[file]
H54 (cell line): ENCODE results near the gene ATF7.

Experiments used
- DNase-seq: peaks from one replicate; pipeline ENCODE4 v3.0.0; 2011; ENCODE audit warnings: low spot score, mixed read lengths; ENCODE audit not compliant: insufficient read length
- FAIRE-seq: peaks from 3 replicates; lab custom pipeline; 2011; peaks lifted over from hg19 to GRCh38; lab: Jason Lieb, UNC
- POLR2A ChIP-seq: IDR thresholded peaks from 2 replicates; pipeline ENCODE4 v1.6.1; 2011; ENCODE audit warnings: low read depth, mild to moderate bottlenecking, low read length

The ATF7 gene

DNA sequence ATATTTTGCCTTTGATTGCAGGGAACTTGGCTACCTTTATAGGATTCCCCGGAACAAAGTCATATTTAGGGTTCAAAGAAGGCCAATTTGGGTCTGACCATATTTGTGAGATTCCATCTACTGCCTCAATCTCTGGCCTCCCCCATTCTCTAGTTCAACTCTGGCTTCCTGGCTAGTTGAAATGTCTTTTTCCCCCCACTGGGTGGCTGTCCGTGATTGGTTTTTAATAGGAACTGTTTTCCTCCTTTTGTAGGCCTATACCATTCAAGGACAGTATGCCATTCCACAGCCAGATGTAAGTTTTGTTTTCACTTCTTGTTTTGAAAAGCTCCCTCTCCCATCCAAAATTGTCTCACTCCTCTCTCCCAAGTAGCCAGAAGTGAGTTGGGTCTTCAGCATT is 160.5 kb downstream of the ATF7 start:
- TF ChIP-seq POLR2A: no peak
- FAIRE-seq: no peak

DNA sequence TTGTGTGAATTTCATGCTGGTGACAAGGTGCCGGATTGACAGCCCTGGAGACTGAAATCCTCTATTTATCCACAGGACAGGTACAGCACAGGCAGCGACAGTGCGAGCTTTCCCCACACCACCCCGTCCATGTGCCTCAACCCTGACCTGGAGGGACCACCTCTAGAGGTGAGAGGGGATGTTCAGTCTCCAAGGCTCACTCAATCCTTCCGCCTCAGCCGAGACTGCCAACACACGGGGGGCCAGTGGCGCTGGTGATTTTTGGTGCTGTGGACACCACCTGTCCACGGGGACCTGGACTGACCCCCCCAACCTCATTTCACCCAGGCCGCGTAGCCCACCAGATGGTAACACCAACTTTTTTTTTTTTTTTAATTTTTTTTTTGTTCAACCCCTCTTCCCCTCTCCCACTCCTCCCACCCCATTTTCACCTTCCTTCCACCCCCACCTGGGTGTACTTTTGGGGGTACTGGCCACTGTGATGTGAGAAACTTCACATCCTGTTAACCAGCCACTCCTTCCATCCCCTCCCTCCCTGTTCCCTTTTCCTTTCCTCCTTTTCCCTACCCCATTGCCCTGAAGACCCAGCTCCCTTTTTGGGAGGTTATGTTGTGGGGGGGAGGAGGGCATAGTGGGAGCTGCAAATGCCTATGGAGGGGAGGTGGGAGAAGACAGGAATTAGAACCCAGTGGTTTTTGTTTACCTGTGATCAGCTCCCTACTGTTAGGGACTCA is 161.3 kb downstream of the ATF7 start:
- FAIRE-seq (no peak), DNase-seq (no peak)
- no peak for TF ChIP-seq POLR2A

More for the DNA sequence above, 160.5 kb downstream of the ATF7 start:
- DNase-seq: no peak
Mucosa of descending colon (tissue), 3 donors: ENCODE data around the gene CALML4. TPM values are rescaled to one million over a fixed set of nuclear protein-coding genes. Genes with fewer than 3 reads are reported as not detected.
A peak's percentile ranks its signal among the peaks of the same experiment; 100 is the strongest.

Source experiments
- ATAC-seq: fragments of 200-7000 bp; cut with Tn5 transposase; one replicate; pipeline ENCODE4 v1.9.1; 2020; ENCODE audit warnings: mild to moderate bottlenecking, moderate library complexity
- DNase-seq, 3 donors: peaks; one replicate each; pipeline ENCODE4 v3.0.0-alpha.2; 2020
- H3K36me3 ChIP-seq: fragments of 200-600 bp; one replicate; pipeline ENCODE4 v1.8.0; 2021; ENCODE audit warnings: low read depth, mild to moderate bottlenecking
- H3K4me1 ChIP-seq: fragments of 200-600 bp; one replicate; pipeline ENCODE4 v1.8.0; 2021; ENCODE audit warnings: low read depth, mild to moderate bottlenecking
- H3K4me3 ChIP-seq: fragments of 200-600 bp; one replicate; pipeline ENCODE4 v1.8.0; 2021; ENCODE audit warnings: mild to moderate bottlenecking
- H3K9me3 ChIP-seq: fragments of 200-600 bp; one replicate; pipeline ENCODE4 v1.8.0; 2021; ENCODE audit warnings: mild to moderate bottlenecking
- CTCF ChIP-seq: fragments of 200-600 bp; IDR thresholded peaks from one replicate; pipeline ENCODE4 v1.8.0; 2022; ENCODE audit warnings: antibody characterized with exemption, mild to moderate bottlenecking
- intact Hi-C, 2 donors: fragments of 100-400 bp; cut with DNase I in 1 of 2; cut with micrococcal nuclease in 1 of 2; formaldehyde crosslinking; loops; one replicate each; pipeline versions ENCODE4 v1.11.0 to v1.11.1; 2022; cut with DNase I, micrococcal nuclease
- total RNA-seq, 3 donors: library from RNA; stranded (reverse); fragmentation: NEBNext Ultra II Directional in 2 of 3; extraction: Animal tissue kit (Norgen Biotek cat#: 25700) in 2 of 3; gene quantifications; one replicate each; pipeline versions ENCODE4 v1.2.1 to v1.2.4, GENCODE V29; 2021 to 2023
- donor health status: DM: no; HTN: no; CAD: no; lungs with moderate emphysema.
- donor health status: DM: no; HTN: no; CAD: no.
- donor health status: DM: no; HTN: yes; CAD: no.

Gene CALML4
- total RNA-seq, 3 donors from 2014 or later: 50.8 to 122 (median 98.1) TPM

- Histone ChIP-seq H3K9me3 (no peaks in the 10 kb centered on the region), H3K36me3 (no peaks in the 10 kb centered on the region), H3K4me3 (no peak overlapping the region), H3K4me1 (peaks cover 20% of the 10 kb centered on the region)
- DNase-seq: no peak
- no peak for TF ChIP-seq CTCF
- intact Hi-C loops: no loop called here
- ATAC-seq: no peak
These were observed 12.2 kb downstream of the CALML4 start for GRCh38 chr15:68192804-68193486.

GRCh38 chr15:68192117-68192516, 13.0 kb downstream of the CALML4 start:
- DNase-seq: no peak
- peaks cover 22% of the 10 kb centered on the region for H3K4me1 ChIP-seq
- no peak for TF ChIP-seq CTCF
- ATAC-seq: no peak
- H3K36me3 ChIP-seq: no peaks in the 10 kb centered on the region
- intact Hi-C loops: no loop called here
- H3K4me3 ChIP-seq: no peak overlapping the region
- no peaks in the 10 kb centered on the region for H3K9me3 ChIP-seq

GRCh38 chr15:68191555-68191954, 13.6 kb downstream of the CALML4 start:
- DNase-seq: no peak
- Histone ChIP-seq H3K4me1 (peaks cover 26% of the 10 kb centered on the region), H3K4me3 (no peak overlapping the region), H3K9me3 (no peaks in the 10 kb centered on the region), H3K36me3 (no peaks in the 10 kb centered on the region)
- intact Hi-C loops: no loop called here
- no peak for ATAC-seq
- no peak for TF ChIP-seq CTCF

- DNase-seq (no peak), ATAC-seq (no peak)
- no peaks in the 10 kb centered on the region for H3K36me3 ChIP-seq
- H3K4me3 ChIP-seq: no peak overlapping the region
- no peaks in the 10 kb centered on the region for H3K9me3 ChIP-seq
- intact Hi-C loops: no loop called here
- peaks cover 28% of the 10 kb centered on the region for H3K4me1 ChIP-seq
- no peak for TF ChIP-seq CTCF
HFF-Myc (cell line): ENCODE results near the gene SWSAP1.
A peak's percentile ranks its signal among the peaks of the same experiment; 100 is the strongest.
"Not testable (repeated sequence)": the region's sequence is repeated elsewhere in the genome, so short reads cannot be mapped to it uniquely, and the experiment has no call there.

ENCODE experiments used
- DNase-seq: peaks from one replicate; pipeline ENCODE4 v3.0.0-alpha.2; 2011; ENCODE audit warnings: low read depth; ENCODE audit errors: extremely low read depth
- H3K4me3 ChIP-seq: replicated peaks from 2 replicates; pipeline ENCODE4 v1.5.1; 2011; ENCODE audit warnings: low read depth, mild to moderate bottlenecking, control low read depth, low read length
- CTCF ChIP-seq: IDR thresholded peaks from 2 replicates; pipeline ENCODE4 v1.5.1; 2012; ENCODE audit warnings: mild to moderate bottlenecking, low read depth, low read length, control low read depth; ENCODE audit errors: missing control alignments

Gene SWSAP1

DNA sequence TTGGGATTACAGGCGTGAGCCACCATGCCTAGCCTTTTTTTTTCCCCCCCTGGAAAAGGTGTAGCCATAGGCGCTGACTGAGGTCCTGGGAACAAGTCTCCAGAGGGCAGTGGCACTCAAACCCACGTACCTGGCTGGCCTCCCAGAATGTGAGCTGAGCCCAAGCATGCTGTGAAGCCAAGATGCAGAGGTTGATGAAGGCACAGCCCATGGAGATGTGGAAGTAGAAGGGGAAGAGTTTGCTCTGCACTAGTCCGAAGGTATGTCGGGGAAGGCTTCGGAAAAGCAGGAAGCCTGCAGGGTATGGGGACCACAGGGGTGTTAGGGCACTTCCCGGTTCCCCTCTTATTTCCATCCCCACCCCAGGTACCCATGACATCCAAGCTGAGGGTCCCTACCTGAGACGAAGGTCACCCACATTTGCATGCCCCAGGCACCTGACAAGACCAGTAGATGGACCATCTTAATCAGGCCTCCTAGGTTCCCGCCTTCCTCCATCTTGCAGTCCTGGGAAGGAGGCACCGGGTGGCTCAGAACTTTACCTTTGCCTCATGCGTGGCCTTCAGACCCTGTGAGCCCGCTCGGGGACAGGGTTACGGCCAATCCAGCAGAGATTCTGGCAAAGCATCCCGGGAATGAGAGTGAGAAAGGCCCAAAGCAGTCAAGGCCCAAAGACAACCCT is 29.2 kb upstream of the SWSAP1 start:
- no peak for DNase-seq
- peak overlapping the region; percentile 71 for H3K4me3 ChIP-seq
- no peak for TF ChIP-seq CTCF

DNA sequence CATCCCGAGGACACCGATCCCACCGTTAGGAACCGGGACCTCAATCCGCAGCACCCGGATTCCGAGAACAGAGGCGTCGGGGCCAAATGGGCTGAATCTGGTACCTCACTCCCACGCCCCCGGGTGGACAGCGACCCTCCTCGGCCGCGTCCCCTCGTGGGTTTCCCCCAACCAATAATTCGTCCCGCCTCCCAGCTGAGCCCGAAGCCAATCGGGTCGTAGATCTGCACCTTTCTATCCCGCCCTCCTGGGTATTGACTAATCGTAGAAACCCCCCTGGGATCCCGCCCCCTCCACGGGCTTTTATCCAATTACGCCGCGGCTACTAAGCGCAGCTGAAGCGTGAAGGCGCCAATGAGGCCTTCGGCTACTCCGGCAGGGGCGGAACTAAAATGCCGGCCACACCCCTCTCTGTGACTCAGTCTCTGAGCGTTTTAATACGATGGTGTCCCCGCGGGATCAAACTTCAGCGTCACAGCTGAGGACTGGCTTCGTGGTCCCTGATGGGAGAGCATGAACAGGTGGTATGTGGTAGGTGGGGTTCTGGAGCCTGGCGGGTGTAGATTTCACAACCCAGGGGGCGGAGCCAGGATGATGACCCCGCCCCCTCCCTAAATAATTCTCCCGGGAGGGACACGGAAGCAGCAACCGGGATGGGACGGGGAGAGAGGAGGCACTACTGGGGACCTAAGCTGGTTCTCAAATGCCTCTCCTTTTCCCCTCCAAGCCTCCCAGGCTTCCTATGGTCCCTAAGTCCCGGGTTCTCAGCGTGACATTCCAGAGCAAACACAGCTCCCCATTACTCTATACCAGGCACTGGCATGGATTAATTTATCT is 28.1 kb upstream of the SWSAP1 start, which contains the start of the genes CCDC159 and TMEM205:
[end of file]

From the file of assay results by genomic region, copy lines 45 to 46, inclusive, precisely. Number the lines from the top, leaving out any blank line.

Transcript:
- H3K4me3 ChIP-seq: no peak overlapping the region
- no peaks in the 10 kb centered on the region for H3K9me3 ChIP-seq